ROCKVILLE, Md. (DTN) -- It was 48 degrees and misting, with low, thick cloud cover and a freezing forecast ahead as Brad Wade piloted a semi down the road this week in central Illinois.
"Just a nice November day," Wade joked.
Unfortunately, the actual date was May 5, and the McLean, Illinois, farmer had rows of freshly emerged soybeans on his mind. As early planting proponents, the Wades planted an experimental soybean plot on March 6, and most of the rest of their bean acres went in by April 10.
Stands look great so far, but an untimely cold snap forecast for this week could threaten their fields, as well as other newly planted corn and soybean acres, and some winter wheat fields in the Midwest.
The coldest temperatures, which could drop below 30 degrees, will likely stay limited to the northern edge of the Great Plains and Midwest, from northern Nebraska through southern Wisconsin and up, said DTN Senior Ag Meteorologist Bryce Anderson.
See more on the weather ahead from DTN here: https://www.dtnpf.com/…
THE STATE OF THE CROPS
The May cold snap comes at a time when planting in the upper Midwest has surged ahead of the five-year average. According to USDA's NASS crop progress estimates, soybean planting was 31% complete in Wade's home state of Illinois on Monday, more than twice the average rate, and Wisconsin farmers set a record for soybean planting in a single week last week. In Minnesota, soybeans were 35% planted, the fastest planting rate for the state since records started in 1963. At 46%, Iowa's soybean planting rate also set a state record.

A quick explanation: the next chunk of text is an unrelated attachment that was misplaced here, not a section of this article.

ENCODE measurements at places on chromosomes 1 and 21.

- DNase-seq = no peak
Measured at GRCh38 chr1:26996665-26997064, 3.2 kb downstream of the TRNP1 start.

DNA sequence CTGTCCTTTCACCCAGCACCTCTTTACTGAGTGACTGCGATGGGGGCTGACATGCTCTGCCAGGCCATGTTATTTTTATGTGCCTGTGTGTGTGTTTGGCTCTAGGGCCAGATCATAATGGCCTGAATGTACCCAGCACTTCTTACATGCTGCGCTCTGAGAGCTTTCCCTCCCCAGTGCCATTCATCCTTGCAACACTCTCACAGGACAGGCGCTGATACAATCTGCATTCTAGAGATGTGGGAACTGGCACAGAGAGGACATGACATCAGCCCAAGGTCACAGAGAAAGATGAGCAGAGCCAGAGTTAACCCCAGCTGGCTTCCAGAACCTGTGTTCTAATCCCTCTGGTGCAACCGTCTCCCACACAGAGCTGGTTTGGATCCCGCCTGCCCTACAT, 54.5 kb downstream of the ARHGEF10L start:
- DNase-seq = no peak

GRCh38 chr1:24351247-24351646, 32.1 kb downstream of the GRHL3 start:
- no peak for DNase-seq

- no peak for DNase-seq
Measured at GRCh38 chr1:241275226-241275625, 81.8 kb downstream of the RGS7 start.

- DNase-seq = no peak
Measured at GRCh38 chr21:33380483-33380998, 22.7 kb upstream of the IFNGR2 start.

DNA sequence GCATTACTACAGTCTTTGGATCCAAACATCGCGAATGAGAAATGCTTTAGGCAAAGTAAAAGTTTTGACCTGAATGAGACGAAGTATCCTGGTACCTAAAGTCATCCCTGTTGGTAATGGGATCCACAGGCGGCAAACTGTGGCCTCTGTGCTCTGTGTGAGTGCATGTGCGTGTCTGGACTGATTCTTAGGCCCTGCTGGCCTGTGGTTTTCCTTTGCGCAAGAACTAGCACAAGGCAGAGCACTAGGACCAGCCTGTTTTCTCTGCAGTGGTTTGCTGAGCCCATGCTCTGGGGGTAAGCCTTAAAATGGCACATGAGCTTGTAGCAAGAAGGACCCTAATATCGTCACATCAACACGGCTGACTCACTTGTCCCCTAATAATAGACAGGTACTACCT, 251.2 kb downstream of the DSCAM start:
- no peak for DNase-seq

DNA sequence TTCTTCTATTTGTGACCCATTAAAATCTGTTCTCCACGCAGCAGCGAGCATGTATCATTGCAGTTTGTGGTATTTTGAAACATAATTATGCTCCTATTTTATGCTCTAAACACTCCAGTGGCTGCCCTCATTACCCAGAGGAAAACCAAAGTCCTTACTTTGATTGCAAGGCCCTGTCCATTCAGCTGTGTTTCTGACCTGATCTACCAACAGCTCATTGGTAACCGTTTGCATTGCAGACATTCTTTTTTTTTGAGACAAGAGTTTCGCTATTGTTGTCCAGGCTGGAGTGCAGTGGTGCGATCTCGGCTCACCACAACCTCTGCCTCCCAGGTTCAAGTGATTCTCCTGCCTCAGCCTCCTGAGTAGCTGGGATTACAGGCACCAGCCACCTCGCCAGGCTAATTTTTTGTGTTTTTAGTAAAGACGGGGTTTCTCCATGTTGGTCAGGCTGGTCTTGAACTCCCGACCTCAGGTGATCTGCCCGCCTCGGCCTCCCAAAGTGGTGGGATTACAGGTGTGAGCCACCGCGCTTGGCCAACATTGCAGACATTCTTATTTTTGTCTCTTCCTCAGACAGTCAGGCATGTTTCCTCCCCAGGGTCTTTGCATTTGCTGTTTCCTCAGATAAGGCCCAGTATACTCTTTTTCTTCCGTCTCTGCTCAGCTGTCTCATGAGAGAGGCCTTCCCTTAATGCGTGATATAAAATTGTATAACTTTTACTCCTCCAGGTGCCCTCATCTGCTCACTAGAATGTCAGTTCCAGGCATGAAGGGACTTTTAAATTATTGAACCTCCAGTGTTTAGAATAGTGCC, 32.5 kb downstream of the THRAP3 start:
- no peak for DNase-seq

Corn planting is also well ahead of the average pace, with Iowa at 78% planted, Minnesota at 76%, Wisconsin at 33%, and Illinois at 56%. Winter wheat maturity ranges by geography. In more northern Midwest states such as Michigan and Wisconsin, wheat fields are still mostly in the more freeze-tolerant stages of tillering and jointing. But some fields are moving into the more vulnerable boot and heading stages farther south in states such as Illinois and Indiana.
The good news is that once newly planted seeds get past their imbibitional period -- where the seed rapidly intakes water from the soil -- they can stay fairly safe from chilled soil temperatures, agronomists told DTN. For soybeans, that's around 24 hours after planting; for corn, closer to 48 hours.